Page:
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Transcript: Arthur E. Strauss, 1959

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[After the brief introduction, the interview commences with Strauss responding to what seems to be an unrecorded question]

Barrett L. Taussig:  Dr. Arthur E. Strauss discourses with Drs. Gerhard Gruenfeld and Barrett Taussig on September 18, 1959.

H. W. Loeb the man and H. W. Loeb the teacher, the builder and the thinker.  The one [article] by [William E.] Sauer is a less comprehensive description of the development, partly, of the otolaryngological department of St. Louis University and Hanau Loeb’s part in the advancement of St. Louis University Medical School.  Hanau Loeb was one of the—  I’m sure that if you’ve gone into this at all [that] know much of this that I’m telling you now.  He was one of the originators of the old Marion-Sims or Beaumont Medical School – I don’t remember which.  He was the original secretary of that medical school, when it was founded, and the professor of otolaryngology.

Gerhard E. Gruenfeld:  Do you know the year?

It’s here, somewhere.  It can easily be obtained because that will all be in the archives of St. Louis University.  There were the old Beaumont Medical School and the Marion-Sims Medical School that united to form the medical department of St. Louis University Medical School.  When that union took place, Hanau W. Loeb was made the secretary of the St. Louis University medical faculty and the professor– I’m not sure it was full professor, but I know during the period he was there he became full professor, whether he was originally or not, I don’t know – but professor and head of the Department of Otolaryngology.

Subsequently – again, I can’t tell you the year, but I think it was possibly about thirteen or fifteen years before he died and he died in 1927, so that would have made it about nineteen hundred and thirteen to fifteen – he was made dean of St. Louis University Medical School.  It was beginning with his deanship that St. Louis University Medical School developed into a high-class, well-recognized, high-type medical school, with the further developments and spread of the various departments in the school and the obtaining of funds for the school.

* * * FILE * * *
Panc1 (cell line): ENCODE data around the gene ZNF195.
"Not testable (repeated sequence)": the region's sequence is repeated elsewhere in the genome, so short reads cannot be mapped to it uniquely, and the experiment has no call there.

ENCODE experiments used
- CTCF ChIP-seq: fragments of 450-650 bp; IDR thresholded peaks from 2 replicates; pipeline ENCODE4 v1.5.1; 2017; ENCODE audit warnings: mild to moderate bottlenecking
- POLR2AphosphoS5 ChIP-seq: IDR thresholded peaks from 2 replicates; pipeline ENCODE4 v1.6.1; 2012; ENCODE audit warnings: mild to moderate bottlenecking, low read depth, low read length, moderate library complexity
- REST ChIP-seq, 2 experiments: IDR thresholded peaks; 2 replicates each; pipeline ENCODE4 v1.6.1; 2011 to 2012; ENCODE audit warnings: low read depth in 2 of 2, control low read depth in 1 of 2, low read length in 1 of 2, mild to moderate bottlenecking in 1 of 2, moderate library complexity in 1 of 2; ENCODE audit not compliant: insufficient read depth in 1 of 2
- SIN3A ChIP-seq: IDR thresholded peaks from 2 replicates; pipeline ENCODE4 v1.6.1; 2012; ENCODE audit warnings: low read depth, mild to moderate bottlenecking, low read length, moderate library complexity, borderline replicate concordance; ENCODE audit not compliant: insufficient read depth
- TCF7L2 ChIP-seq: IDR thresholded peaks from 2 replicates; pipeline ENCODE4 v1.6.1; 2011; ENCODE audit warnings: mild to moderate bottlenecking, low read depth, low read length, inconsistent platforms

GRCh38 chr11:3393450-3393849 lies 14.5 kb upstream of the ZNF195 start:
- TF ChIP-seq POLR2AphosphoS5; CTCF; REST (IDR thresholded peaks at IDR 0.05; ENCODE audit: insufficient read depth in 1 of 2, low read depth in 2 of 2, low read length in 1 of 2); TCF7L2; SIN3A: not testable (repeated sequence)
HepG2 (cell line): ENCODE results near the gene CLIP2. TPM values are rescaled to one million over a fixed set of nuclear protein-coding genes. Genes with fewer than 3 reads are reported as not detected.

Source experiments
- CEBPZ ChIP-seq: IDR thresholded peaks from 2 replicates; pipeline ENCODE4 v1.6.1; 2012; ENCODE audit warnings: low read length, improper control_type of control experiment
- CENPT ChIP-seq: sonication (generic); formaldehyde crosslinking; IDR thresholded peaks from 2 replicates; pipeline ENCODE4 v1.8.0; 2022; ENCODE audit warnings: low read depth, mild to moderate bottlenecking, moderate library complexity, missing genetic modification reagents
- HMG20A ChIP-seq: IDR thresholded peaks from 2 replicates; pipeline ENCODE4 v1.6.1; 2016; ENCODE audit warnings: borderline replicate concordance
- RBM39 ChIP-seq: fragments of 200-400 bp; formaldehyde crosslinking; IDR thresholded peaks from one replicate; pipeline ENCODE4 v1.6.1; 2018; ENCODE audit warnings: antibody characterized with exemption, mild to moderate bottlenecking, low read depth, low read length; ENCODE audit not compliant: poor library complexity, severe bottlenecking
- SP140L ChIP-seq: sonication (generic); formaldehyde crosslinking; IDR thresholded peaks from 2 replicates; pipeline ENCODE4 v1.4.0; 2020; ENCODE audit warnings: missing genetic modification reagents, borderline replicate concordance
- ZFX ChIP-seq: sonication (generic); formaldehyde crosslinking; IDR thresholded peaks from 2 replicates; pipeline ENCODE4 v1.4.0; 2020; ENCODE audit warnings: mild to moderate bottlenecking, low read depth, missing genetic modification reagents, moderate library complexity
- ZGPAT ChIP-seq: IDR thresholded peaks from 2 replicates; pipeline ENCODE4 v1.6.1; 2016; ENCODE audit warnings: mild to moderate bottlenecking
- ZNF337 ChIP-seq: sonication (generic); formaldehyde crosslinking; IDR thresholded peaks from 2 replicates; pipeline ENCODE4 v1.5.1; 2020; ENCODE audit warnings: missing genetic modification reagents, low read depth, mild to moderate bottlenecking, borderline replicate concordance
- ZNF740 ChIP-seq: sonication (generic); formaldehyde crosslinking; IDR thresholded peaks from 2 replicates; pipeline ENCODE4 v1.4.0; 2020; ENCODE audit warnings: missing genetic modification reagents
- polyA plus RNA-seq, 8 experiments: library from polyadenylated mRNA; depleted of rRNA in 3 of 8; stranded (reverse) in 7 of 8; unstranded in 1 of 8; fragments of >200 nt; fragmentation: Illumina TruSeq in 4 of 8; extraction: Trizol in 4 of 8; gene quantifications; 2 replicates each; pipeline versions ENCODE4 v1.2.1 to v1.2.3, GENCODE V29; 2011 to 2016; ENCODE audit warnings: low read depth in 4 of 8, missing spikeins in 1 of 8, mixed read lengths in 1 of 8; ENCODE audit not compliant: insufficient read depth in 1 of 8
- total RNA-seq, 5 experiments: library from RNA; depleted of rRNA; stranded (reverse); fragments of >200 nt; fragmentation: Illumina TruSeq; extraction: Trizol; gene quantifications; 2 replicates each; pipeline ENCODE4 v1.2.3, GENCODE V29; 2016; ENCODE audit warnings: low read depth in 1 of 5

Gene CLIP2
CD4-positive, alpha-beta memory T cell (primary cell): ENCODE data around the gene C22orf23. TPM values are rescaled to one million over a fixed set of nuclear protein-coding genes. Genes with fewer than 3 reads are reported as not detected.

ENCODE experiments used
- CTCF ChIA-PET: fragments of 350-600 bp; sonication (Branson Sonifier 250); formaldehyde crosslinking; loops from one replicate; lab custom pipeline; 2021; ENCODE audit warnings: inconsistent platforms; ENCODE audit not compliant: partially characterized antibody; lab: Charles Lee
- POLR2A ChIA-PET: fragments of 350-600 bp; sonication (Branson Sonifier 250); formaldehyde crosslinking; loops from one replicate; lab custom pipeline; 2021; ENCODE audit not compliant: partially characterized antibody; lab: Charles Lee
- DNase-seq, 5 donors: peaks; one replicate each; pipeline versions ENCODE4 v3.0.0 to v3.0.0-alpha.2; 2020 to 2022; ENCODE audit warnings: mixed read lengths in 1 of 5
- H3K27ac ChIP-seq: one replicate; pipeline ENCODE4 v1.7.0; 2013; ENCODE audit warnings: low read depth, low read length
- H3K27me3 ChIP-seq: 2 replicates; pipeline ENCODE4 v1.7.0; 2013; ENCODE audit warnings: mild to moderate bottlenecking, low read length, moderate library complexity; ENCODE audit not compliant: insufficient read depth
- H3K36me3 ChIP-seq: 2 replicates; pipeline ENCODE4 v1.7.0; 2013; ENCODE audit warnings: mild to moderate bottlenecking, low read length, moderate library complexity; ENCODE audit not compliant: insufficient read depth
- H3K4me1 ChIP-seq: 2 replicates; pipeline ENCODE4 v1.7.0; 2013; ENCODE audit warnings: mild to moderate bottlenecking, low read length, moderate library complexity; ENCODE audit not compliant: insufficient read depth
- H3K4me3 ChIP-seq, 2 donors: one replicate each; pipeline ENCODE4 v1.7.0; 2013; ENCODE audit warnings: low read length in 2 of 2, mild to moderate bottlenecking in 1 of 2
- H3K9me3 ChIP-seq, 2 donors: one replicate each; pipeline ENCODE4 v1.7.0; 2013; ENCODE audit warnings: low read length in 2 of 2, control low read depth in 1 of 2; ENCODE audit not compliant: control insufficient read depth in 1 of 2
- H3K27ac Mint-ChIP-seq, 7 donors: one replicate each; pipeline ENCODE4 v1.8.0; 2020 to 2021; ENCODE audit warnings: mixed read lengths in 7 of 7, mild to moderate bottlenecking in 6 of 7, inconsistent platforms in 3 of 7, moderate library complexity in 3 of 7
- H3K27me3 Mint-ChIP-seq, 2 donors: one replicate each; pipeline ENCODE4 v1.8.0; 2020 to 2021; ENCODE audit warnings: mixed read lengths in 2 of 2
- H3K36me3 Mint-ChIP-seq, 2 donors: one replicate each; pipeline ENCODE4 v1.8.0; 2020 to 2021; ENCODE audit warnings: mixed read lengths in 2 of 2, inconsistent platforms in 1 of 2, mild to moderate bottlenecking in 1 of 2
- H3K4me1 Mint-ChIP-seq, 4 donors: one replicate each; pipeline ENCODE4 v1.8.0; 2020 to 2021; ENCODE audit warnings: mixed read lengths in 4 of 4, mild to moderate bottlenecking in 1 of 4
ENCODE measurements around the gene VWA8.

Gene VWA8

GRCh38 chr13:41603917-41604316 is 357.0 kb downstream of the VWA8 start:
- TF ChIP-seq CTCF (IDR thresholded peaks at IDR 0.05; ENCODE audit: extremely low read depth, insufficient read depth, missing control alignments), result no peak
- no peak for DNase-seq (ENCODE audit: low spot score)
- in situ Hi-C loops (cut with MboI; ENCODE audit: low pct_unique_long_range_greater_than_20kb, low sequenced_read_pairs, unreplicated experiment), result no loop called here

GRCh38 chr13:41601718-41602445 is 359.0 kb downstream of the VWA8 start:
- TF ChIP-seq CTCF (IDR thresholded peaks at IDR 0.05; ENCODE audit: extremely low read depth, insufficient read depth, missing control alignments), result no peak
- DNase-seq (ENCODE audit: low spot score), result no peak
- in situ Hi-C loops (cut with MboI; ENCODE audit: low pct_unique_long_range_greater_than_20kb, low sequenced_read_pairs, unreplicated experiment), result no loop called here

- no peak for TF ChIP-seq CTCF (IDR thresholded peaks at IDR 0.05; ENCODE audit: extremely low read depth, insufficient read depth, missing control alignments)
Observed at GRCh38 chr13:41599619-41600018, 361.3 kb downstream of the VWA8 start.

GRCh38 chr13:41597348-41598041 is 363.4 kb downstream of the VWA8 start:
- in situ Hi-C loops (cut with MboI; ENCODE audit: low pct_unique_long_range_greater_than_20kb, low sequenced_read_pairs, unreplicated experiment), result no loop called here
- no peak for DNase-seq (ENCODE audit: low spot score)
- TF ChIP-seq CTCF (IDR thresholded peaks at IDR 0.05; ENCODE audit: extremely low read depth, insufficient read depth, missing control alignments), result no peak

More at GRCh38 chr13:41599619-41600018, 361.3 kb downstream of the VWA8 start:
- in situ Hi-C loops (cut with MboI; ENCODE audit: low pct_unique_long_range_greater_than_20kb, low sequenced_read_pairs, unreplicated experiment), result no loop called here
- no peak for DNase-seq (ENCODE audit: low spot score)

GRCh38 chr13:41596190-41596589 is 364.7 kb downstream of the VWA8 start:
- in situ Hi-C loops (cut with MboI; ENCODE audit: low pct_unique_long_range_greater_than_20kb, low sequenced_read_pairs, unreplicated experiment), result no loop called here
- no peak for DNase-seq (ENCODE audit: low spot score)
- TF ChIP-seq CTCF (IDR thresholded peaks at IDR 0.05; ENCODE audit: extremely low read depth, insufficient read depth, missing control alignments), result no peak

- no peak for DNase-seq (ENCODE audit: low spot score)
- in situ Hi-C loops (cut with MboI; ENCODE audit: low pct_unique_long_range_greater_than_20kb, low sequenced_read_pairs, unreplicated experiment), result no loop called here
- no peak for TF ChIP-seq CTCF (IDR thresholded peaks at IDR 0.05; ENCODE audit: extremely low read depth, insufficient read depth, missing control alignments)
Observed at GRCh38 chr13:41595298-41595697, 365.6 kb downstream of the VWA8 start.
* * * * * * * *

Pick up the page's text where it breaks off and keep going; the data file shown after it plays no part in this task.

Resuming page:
I’m not sure of this fact, but this too can be easily checked.  It was some time around that period when he was dean of St. Louis University Medical School, when a Mr. Campbell of St. Louis, a very wealthy man, left a large part of his estate to St. Louis University Medical School, after certain immediate heirs and their children were deceased.  Then the bulk of the estate was to go to St. Louis University Medical School.  And H. W. Loeb was made one of the executors of that estate.  For years, the talk whenever there was a question of the further development of St. Louis University, everybody spoke in terms of “When they get the Campbell estate they can just go to town.”  Whether or not the Campbell estate of thirty years ago or thereabouts is such that it would be a large sum now, or seem as large a sum now as it did then I don’t know.

GEG:  Is that the Campbell family where the famous Campbell House?

I don’t know.

BLT:  On Locust Street?

On Locust Street – on Thirteenth, Fourteenth, Fifteenth Street and Locust – somewhere around there.  I can’t answer that; I think [it is] most likely, though.

During the time that H. W. Loeb was dean of the medical school it had new buildings added to the school, it developed new departments and it obtained a great number of new teachers.  And when H. W. Loeb was dean, Alphonse Schwitalla was secretary of the medical school.  And Schwitalla learned a good deal of his administrative ability through H. W. Loeb and became dean following H. W. Loeb’s death.

As far as the Jewish Hospital itself was concerned—  Mind you, my recollections of this were my recollections as a younger man.  He died in 1927.  I came back to St. Louis in 1919 to start the practice of medicine.  So my personal knowledge about these things lies in that era of approximately eight years.  I not only knew of H. W. Loeb, but he was our family otolaryngologist.  No, no, that’s wrong – he wasn’t.  Max Goldstein was our otolaryngologist.  But I knew him through social contacts.

When I came back, it was when H. W. Loeb was the dominant figure at the Jewish Hospital.

GEG:  He followed Tuholske.

I think he followed Dr. Tuholske.

GEG:  Herman.

Herman Tuholske.  As the early members of the staff, in those days, when they became head – chief of staff – they remained chief of staff practically until they died.  Herman Tuholske was chief of staff and chief surgeon and Hanau Loeb was chief of the otolaryngology department and chief of staff for a great many years.  And [he was] a man who not only was chief of staff in title, but he was a man of great will; he was a man of tremendous force.  And he was a man of great insight – not only insight in the development of St. Louis University Medical School but insight into the future and the development of the Jewish Hospital.  It was [through] the combination of H. W. Loeb and Aaron Waldheim, who was president of the board of the hospital, that the concept of a new Jewish Hospital was formed and developed and perfected.